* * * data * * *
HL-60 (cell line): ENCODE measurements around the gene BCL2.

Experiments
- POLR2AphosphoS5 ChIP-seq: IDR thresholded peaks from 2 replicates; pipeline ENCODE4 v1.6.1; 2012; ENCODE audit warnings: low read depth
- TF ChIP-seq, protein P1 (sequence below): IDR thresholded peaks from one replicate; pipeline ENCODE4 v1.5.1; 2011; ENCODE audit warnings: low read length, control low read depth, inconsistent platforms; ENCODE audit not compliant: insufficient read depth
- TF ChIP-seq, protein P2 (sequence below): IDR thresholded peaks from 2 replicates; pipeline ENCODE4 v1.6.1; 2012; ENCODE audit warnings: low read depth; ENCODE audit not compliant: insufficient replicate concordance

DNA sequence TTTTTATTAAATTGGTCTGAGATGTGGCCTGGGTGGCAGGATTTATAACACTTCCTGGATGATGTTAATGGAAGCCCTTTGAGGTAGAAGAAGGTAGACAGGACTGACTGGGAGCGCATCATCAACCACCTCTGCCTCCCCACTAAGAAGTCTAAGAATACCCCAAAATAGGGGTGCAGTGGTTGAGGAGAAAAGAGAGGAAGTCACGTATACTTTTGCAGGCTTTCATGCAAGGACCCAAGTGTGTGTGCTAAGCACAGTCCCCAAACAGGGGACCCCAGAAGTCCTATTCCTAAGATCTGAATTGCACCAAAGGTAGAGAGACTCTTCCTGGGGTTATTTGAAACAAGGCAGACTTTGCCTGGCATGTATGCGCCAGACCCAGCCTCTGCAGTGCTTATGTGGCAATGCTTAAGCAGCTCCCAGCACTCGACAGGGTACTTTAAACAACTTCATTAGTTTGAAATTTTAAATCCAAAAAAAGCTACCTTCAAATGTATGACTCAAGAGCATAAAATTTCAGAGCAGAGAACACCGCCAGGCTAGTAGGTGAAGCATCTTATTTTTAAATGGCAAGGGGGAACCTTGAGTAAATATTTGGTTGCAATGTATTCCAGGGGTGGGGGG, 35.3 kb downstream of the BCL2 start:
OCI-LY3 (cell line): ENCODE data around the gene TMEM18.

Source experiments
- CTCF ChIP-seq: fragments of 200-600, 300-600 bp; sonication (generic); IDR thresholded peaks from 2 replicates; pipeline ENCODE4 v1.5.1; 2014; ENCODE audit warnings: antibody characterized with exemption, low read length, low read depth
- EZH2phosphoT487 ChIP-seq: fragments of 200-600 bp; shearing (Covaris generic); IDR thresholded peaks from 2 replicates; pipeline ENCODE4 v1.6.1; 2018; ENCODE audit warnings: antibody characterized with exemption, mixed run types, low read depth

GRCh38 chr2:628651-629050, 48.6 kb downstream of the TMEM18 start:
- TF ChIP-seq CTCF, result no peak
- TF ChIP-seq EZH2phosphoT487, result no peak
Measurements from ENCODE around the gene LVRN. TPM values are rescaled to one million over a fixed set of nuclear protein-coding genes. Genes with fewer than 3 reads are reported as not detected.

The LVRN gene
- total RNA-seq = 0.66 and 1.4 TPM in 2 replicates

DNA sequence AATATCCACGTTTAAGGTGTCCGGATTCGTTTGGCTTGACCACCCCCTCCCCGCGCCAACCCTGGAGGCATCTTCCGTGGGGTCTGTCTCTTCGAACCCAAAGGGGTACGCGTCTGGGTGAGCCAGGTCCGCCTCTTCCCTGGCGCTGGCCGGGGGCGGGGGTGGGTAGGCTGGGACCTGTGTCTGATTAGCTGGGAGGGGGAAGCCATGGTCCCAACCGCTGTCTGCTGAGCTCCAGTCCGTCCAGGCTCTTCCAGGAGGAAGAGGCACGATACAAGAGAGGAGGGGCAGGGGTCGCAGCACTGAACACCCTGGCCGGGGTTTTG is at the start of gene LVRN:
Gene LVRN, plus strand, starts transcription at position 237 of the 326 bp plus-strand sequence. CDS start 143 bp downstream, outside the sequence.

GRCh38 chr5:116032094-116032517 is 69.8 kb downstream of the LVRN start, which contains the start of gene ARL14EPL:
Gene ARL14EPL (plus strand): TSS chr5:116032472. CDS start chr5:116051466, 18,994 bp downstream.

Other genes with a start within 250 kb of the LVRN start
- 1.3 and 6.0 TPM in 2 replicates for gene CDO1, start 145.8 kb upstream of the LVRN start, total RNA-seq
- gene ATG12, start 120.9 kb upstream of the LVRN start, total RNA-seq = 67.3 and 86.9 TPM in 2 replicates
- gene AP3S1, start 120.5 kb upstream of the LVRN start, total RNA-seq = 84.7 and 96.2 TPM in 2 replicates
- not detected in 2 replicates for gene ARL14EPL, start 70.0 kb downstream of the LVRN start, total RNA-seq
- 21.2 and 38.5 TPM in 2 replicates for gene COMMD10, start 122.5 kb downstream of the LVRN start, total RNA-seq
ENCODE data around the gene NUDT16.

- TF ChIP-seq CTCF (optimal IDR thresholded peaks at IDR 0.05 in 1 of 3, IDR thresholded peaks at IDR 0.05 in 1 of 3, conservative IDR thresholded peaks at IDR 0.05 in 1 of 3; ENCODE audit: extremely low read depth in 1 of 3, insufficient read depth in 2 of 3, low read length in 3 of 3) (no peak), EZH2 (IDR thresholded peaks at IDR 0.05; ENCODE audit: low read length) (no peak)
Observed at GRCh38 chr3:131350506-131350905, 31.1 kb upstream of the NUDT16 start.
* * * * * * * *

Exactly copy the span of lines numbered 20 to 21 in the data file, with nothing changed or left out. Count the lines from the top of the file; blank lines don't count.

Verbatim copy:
Gene ARL14EPL (plus strand): TSS chr5:116032472. CDS start chr5:116051466, 18,994 bp downstream.

Other genes with a start within 250 kb of the LVRN start